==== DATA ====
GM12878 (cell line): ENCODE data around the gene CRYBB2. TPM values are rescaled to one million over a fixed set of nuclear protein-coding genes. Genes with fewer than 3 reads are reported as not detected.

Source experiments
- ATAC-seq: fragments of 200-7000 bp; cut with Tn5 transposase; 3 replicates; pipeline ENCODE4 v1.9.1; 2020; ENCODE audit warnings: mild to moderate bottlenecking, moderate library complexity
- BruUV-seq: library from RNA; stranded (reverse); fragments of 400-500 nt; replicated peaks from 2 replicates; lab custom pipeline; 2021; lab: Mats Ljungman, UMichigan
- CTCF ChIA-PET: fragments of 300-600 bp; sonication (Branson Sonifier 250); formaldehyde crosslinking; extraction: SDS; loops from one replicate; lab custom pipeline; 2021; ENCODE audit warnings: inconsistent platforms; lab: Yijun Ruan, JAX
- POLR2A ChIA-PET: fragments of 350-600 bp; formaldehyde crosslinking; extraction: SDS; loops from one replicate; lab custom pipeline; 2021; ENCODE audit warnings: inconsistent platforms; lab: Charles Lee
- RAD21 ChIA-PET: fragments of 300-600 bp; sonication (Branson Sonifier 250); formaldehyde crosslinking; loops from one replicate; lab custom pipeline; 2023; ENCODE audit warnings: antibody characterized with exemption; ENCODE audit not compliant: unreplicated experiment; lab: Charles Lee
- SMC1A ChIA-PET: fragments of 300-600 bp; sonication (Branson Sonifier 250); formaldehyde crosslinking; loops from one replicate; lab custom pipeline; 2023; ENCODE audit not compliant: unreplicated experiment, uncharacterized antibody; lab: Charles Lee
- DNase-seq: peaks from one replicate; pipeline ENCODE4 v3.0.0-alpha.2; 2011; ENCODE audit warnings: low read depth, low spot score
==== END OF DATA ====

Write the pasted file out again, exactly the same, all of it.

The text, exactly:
GM12878 (cell line): ENCODE data around the gene CRYBB2. TPM values are rescaled to one million over a fixed set of nuclear protein-coding genes. Genes with fewer than 3 reads are reported as not detected.

Source experiments
- ATAC-seq: fragments of 200-7000 bp; cut with Tn5 transposase; 3 replicates; pipeline ENCODE4 v1.9.1; 2020; ENCODE audit warnings: mild to moderate bottlenecking, moderate library complexity
- BruUV-seq: library from RNA; stranded (reverse); fragments of 400-500 nt; replicated peaks from 2 replicates; lab custom pipeline; 2021; lab: Mats Ljungman, UMichigan
- CTCF ChIA-PET: fragments of 300-600 bp; sonication (Branson Sonifier 250); formaldehyde crosslinking; extraction: SDS; loops from one replicate; lab custom pipeline; 2021; ENCODE audit warnings: inconsistent platforms; lab: Yijun Ruan, JAX
- POLR2A ChIA-PET: fragments of 350-600 bp; formaldehyde crosslinking; extraction: SDS; loops from one replicate; lab custom pipeline; 2021; ENCODE audit warnings: inconsistent platforms; lab: Charles Lee
- RAD21 ChIA-PET: fragments of 300-600 bp; sonication (Branson Sonifier 250); formaldehyde crosslinking; loops from one replicate; lab custom pipeline; 2023; ENCODE audit warnings: antibody characterized with exemption; ENCODE audit not compliant: unreplicated experiment; lab: Charles Lee
- SMC1A ChIA-PET: fragments of 300-600 bp; sonication (Branson Sonifier 250); formaldehyde crosslinking; loops from one replicate; lab custom pipeline; 2023; ENCODE audit not compliant: unreplicated experiment, uncharacterized antibody; lab: Charles Lee
- DNase-seq: peaks from one replicate; pipeline ENCODE4 v3.0.0-alpha.2; 2011; ENCODE audit warnings: low read depth, low spot score